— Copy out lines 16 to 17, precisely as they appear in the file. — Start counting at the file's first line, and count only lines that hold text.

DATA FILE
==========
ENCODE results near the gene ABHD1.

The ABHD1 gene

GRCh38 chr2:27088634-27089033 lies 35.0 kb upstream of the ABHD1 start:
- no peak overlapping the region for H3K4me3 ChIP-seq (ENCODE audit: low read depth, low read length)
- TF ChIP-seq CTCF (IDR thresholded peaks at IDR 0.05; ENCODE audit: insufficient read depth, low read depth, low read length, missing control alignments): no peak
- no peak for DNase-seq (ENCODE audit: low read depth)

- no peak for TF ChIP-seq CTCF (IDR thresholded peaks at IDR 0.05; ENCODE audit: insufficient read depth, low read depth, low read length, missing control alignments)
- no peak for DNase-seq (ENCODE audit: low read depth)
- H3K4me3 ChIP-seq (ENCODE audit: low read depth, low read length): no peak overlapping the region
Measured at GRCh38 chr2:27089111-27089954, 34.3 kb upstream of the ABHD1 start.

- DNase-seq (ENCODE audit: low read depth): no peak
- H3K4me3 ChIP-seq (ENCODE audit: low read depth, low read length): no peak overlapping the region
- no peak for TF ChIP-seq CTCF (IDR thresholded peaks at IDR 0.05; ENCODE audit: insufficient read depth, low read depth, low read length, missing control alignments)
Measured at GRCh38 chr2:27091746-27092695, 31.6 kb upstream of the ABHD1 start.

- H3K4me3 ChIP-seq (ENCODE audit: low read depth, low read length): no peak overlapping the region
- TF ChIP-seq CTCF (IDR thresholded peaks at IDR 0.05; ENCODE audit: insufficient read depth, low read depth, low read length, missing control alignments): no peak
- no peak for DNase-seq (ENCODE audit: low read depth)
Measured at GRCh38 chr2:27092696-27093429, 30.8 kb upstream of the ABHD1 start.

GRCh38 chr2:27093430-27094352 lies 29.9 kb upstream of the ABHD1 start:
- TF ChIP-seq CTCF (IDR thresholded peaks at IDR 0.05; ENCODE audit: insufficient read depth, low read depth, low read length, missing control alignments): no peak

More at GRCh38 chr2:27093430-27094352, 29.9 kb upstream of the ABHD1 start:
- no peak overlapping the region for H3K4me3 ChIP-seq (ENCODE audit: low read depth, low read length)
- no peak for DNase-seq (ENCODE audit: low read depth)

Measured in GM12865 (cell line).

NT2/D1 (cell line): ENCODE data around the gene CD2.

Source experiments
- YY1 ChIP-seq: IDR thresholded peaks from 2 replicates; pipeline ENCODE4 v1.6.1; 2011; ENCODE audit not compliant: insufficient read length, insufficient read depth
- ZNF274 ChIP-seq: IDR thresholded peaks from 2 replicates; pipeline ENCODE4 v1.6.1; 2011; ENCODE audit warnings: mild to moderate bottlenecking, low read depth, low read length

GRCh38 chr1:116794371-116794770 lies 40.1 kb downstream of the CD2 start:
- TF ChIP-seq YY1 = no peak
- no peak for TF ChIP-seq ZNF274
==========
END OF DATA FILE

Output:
- TF ChIP-seq CTCF (IDR thresholded peaks at IDR 0.05; ENCODE audit: insufficient read depth, low read depth, low read length, missing control alignments): no peak
- no peak for DNase-seq (ENCODE audit: low read depth)